Everything Changes. Technology, culture, and yes, recipes.
As interest in baking with fresh-milled flour grows, there's an immediate challenge, and it is kind of a big one. Most likely your time-tested family baking recipes have been changed at some point in the past 70 years to work with highly refined modern flour.
I know, I know. Your GRANDmother used the same recipes! It’s got an old-timey wagon wheel on it the cover! It must be authentic!
Sorry to burst your bubble. While most cities have a few bakeries familiar with traditional long-ferment sourdough preparation, almost every cherished home recipe passed down to you has been adjusted (or even invented) since modern flour became the standard.
And that’s a challenge for the aspiring heritage baker.
Flour as Fresh Food
Baking can be fussy, and fresh whole flour just doesn’t behave the same as modern white flour (or modern "whole wheat" flour for that matter). It's less refined, less consistent, less uniform—you know, like any other real food. Go ahead and try some fresh-ground Red Fife in Grandmas soft-roll recipe, it ain’t gonna work.
To return to heritage baking we need heritage recipes. (And heritage tastebuds too, but more on that in part 2.)
Take a look at the ingredients of pretty much any “Ancient Grain” bread at your grocery store. Yes, it contains some ancient grains, but you are also likely to find the very first ingredient in the list is plain old wheat flour (read: MODERN wheat flour). You may also find things like concentrated (or vital) wheat gluten, xanthan gum, potato starch, tapioca starch, etc. These additives are used to make those ‘pesky’ ancient grain flours behave just like modern wheat flour in an industrial setting. That’s not baking...its manufacturing.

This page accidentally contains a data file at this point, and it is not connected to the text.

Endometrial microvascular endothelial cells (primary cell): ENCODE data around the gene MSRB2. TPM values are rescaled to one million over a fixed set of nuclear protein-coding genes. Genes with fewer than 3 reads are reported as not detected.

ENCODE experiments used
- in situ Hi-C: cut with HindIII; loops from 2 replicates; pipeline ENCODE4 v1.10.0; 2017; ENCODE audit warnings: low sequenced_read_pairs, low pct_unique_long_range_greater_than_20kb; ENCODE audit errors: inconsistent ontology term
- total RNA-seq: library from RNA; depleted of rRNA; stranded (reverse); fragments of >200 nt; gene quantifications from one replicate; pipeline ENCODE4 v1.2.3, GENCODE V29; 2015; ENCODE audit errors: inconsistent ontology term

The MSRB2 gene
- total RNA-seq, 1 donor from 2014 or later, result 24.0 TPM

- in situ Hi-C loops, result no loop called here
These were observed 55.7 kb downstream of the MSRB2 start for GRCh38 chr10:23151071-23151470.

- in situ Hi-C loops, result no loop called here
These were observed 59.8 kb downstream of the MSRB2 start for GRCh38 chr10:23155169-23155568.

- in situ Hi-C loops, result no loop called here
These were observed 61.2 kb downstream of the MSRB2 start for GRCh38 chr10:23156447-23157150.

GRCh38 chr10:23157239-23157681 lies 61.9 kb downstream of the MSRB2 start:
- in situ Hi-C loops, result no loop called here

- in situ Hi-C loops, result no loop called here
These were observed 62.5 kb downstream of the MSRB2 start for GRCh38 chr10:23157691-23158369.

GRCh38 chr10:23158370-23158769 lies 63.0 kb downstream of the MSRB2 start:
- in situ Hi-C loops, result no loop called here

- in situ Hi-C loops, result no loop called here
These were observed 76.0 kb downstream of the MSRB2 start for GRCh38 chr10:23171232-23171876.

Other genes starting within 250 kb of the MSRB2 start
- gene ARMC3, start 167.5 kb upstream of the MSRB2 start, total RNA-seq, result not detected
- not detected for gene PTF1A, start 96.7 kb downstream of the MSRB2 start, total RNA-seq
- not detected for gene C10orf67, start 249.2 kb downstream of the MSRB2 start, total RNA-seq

Manufactured bread is essentially Wonderbread dressed up in overalls and a straw hat.
So building a new heritage cookbook means some research, lots of “playing” in the kitchen, and lots of sharing. There are pre-20th century recipes out there just waiting to be updated for the 21st century kitchen, and new classics waiting to be invented. Tips to share about home milling techniques, particular varieties (and even batches) of flour. So roll up your sleeves, get your hands on some fresh-milled heritage flours, prepare to have a few disappointments and a few revelations. Start baking.
We’ve got lots of recipes on our website to get you started. It’s mostly quick-breads and cookies, which is where most home bakers start. But we’ve been experimenting in our kitchen with some basic bread and pasta recipes we hope to be posting very soon.
Stay tuned for Part 2 — Heritage Tastebuds